Worse still, the second approach turned out to have other bizarre issues — such as errors showing in the console every time an object with cloth was destroyed. As it turned out, once created, the cloth objects could never be destroyed or even disabled (!!), or the game would spit errors and quite frequently — simply crash.

Despite the issues I chose to stick with the second cloth system — the skinned mesh approach. I learned that if the skinned cloth was set up from code it behaved drastically different from the cloth that was set up in the editor. It actually behaved like I wanted! That left only the second problem to deal with — the cloth creation being permanent… I admit I was never able to figure out a way around it, despite the many things I tried. In the end I simply chose to disable the cloth component, leaving the game object enabled and active in the scene. This prevents the errors from happening at the expense of a very obvious memory leak. Fortunately simply switching regions (read: loading different levels) cleans them up.

There were other issues of course… for example the first time any ship’s sails appear on the screen there is a noticeable jump where they spring into place, despite being set to “animate off-screen”… or pausing the game leading to all cloth simply disappearing and the game running at a reduced framerate until the player switches scenes… Neither of these bugs I was able to work around, but thankfully they were minor enough to ignore for the sake of the added look of cloth sails flapping in the gentle wind.

At this point I’d like to point out that Unity 5 — the next iteration of the Unity game engine features a brand-new cloth system that addresses most (if not all) of the issues I just talked about. I gave it a try and it’s indeed a lot better, and infinitely easier to set up as well. Unfortunately I couldn’t switch to Unity 5 as it also happens to completely redesign how car mechanics work, leading to all my ships no longer sailing about at all and I didn’t have the patience of redoing everything and re-learning how it all worked.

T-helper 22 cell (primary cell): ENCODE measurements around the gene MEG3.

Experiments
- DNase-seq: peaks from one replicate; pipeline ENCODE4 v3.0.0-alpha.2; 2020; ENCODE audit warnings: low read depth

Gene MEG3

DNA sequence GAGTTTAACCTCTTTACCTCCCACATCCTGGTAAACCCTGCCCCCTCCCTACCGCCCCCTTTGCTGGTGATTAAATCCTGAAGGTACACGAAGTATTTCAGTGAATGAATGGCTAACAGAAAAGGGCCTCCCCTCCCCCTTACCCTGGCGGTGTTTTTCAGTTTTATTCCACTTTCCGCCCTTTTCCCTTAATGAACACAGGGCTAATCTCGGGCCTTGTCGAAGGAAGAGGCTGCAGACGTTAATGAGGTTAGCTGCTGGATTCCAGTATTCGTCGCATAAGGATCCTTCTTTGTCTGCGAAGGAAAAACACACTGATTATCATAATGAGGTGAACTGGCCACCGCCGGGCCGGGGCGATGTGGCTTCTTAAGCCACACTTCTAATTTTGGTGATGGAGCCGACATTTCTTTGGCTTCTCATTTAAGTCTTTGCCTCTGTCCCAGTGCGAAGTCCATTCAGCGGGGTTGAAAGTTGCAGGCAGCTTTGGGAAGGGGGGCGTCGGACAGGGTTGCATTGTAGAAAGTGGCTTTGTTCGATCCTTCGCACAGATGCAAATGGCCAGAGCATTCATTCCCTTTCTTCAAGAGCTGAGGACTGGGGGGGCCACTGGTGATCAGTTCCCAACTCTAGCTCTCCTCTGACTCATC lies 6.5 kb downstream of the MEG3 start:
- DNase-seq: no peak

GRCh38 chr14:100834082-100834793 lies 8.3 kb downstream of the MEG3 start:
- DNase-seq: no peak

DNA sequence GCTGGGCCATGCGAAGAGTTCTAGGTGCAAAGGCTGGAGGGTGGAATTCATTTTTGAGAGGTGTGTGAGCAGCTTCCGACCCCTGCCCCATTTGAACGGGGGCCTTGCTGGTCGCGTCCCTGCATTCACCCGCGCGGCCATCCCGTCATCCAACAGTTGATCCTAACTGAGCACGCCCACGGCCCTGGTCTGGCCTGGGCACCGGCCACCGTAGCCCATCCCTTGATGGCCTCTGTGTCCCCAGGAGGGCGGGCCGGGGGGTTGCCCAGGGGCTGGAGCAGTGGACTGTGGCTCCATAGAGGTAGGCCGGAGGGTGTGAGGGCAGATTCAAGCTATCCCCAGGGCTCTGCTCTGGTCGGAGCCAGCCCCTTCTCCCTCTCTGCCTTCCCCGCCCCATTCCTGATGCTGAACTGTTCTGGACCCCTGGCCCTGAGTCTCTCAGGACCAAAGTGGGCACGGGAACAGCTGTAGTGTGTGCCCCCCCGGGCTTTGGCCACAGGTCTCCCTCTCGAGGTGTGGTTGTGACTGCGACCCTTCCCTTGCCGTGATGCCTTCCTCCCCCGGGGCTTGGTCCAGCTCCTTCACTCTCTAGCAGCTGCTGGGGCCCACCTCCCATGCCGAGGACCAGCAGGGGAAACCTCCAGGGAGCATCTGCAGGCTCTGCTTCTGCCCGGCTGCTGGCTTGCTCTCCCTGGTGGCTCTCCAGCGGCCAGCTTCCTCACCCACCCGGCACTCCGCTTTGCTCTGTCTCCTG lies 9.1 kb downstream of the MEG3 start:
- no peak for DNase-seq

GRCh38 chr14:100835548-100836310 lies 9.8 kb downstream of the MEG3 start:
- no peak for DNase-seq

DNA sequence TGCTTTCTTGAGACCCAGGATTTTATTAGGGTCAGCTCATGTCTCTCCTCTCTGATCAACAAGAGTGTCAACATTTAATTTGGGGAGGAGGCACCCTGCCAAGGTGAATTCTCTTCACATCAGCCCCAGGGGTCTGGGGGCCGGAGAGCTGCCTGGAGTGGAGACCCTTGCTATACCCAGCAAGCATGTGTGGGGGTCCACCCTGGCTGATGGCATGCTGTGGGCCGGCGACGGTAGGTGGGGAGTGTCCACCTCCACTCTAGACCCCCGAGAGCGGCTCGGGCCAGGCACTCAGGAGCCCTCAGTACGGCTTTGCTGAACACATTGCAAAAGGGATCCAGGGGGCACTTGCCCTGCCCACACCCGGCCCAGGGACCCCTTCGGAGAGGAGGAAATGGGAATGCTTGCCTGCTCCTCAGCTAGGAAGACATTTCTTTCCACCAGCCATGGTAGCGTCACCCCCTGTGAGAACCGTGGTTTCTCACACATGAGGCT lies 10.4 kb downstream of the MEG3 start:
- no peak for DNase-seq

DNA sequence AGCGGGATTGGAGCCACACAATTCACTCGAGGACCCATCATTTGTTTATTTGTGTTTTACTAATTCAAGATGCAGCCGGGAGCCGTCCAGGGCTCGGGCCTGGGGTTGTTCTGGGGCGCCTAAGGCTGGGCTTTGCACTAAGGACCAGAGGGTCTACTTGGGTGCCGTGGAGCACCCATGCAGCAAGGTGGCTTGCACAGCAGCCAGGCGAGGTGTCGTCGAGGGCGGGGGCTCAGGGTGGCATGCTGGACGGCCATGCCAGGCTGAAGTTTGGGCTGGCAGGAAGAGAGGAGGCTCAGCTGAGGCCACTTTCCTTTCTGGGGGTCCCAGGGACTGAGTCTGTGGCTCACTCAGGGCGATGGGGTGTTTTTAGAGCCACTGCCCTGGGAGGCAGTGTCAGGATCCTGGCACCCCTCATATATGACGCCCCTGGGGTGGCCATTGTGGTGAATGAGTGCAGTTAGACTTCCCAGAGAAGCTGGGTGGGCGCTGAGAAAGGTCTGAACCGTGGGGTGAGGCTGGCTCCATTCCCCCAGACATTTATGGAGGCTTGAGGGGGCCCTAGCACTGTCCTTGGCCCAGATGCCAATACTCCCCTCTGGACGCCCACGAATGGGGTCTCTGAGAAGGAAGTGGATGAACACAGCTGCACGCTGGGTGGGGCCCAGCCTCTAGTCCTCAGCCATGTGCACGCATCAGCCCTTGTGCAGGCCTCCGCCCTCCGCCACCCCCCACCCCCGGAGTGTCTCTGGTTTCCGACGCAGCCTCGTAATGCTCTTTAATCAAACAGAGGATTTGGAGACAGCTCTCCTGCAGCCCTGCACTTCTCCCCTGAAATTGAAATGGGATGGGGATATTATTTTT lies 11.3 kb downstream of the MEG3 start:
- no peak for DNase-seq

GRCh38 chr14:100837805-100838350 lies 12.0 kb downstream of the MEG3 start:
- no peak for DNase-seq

What’s this, you may ask? What do cars have to do with Windward? Well — all ships in Windward are actually cars. They have wheels that only touch the water plane, and the hull that does not. This is what gives them the nice physics-based animations with them being affected by the wind, sharp turns and abrupt collisions. I wanted a true physics-based approach this time around to make the game’s animations seem as nice as possible without having to hard-code anything, and this seemed like an obvious approach to take.

Early Access

Well, I digress. Once I worked around the quirky issues I went forward with the Early Access release on Steam — and this is where I have to say that out of all the platforms I tried publishing games on, Steam has been my favorite by far. Throughout the Early Access I kept releasing new updates to the game almost daily — meaning there were nearly daily updates for many months.

With Steam the release process is very simple — compile with Unity for all 3 platforms, place the build results into the proper folder and run a batch file. After that all that’s left is to navigate to the publisher administration page and make the new build public. What a breeze! No lengthy approval process, no jumping through hoops to publish for different platforms… adding achievements, trading cards, modifying the store page — everything was ridiculously straightforward with Steam. It was a pleasure to work with.

And so we’re brought back to… today. The game is in good shape with all the desired features in place. In its current form, Windward is a sandbox game where players are in full control of their own adventures. The game’s unique mix of fast-paced naval combat and a tranquil, serene atmosphere of exploration, questing and trading lets Windward appeal to gamers both young and old.

So I guess the only question that remains is — will it appeal to you? Well, there is only one way to find out. :)